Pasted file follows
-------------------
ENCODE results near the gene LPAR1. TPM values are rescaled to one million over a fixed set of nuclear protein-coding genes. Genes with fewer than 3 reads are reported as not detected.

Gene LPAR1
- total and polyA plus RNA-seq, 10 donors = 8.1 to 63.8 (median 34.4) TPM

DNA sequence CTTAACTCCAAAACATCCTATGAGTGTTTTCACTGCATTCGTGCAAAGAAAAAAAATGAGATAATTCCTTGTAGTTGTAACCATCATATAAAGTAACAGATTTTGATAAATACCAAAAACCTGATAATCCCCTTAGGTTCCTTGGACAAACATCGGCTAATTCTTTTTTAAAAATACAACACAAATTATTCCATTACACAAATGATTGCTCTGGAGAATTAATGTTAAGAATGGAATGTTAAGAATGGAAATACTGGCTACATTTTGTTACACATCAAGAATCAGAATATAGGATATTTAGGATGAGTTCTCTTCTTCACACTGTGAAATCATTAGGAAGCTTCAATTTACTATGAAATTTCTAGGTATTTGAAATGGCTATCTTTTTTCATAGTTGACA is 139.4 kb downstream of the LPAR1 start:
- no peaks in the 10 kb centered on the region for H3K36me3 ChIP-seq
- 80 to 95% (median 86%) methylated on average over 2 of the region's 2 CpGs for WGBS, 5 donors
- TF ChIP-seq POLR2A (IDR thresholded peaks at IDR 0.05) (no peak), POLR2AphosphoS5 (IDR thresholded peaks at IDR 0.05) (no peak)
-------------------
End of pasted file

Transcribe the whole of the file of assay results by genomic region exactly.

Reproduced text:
ENCODE results near the gene LPAR1. TPM values are rescaled to one million over a fixed set of nuclear protein-coding genes. Genes with fewer than 3 reads are reported as not detected.

Gene LPAR1
- total and polyA plus RNA-seq, 10 donors = 8.1 to 63.8 (median 34.4) TPM

DNA sequence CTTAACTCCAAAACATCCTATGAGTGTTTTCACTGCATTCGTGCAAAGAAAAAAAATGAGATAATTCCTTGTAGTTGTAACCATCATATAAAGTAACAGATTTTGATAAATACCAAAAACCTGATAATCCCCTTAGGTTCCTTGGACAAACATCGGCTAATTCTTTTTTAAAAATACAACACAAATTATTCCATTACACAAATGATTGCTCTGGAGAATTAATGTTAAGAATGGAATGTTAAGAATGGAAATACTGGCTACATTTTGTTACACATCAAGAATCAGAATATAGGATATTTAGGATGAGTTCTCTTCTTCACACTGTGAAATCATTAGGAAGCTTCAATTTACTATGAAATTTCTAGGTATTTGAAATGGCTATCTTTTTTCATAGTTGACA is 139.4 kb downstream of the LPAR1 start:
- no peaks in the 10 kb centered on the region for H3K36me3 ChIP-seq
- 80 to 95% (median 86%) methylated on average over 2 of the region's 2 CpGs for WGBS, 5 donors
- TF ChIP-seq POLR2A (IDR thresholded peaks at IDR 0.05) (no peak), POLR2AphosphoS5 (IDR thresholded peaks at IDR 0.05) (no peak)